India's Dying Babies
Neonatal deaths have become a serious issue with many babies dyeing from past 6 months. Is it because our government hospitals are ill-equipped and overburdened?
A survey states that India accounts for 30 percent of neonatal deaths out of 3.9 million worldwide.
BC Roy Post-Graduate Institute of Paediatric Sciences yet again on Wednesday was haunted by crib deaths. 11 babies reportedly died at the hospital in the space of 40 hours, including four on Wednesday morning. Authorities claimed that the infants had been brought in a critical state and couldn't have been saved, but parents of the infants alleged negligence on the part of the hospital. More than twenty infants had died at the hospital in three days last June.
Between July 8 and 10 - 24 infants died in the space of 72 hours in two government hospitals of Murshidabad in West Bengal. Ten days earlier, 18 newborns perished in Kolkata's B C Roy Hospital, and in January, 21 babies died in yet another government hospital in Kolkata. A string of incubator deaths, too, has been reported from hospitals across the country - in Nagpur, Patiala, Ahmedabad and other towns over the last few years.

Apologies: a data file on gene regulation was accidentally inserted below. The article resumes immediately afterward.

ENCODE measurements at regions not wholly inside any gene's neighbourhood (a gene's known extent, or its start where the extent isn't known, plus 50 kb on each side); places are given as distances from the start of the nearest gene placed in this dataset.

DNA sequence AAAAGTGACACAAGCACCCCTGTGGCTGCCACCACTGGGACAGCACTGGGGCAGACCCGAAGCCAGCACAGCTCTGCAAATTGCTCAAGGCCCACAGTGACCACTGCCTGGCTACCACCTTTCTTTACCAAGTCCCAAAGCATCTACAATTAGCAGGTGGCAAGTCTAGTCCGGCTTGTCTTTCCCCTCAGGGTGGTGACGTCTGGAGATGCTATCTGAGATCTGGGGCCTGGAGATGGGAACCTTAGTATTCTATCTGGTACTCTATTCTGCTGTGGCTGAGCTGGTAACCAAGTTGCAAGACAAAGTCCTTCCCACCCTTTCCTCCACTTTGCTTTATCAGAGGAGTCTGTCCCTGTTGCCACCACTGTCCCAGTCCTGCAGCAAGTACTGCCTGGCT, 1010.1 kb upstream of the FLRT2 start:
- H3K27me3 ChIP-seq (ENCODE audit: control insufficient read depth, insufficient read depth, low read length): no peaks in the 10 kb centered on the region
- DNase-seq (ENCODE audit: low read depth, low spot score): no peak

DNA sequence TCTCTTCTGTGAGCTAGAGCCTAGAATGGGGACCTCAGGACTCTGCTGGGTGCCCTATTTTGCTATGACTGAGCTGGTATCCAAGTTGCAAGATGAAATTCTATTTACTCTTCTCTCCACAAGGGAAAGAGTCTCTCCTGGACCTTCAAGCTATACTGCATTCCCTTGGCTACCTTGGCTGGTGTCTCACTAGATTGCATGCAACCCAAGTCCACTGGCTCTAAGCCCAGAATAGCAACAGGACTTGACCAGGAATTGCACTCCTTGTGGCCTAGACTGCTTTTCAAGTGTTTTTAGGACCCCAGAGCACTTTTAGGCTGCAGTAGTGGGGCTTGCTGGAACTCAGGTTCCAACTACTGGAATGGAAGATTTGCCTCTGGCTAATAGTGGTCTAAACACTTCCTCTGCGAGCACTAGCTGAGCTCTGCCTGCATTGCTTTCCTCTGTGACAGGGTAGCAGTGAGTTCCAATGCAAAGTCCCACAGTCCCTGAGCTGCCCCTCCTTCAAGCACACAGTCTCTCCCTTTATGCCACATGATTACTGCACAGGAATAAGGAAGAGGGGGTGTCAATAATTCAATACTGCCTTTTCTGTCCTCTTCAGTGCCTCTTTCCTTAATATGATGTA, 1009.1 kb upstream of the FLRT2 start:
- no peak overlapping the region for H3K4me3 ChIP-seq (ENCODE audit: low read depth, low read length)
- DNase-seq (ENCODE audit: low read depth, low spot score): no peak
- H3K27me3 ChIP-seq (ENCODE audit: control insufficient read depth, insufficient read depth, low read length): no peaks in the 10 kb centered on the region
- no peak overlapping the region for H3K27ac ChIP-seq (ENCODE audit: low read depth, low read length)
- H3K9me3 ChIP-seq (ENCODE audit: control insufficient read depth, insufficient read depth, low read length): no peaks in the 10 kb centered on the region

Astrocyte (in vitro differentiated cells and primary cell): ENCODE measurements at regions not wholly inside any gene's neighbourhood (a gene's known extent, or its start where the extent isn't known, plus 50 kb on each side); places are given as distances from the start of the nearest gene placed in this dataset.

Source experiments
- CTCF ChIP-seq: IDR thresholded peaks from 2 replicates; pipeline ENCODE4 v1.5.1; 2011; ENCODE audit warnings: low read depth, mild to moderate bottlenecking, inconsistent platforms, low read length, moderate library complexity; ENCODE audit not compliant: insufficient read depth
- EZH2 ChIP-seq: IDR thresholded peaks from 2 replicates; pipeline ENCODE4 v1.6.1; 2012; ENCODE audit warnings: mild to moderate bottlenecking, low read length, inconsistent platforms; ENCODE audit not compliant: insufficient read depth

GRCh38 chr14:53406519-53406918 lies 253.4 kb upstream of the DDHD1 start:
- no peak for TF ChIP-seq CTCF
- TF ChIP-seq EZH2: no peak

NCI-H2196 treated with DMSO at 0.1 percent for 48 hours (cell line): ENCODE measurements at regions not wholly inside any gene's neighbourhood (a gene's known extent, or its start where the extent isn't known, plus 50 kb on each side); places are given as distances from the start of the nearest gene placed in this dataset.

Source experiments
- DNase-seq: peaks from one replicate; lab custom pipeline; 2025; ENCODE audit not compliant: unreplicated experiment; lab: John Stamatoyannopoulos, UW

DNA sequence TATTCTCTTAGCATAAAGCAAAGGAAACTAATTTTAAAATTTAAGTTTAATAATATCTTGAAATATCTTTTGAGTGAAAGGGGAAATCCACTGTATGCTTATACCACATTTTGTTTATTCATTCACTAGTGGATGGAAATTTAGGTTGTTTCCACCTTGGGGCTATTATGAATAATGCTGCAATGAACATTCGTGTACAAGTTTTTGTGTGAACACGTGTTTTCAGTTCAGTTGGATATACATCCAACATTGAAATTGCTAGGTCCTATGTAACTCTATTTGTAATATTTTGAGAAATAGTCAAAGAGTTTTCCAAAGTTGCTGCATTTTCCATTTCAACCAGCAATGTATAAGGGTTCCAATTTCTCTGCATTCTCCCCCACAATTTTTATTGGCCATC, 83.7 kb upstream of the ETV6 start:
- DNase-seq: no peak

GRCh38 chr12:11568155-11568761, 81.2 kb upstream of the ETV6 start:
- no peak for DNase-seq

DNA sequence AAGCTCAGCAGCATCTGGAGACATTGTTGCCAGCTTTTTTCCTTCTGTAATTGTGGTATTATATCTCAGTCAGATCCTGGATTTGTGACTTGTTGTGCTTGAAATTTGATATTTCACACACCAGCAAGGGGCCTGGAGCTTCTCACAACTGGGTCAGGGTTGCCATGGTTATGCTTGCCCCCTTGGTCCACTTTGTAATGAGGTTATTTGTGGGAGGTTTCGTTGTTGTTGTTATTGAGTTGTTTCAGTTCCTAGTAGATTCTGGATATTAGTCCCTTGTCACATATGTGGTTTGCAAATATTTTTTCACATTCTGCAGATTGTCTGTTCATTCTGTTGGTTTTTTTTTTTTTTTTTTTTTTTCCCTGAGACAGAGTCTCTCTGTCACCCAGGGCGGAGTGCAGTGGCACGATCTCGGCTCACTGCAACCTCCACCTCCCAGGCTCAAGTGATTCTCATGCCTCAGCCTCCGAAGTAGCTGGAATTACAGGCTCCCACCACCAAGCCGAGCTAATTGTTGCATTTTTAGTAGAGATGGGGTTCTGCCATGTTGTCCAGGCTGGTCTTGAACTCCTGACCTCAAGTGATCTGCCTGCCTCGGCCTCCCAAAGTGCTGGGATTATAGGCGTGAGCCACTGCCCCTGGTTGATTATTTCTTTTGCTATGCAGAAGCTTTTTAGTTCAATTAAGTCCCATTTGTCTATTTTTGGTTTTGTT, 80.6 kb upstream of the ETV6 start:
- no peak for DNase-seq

Another incident of the neonatal deaths was when 5 newborn babies died under mysterious circumstances in the infants' ward of a hospital in Vijaywada, triggering protest by parents who alleged that their children died due to faulty incubators. Doctors at the old government general hospital claimed that three of the babies had died a natural death. Nine newborn babies are currently in incubators and the condition of one of them is said to be critical.
Dr Satish Saluja, senior consultant, neonatology, Sir Ganga Ram Hospital, believes public sector healthcare facilities are "seriously overstretched with paucity of trained medical staff and inadequate availability of beds." Medical facilities like incubators are not of "optimal standards" and childcare facilities are neither "well organised nor universally available" as quoted by Times of India.
atna-based paediatrician Dr Akhilanand Thakur says that even "better-known" government hospitals in Bihar are not well-equipped to deal with emergency cases involving newborns. This, in turn, has a different spiral. With round-the-clock medical facilities a distant dream in rural areas, many children are born at home. It is no surprise then that the single largest contributor to neo-natal deaths is the high numbers of births in home settings, under the supervision of untrained attendants. "It's probably easier and cheaper to have another child than to save the one who needs medical intervention," Thakur says with a touch of irony.
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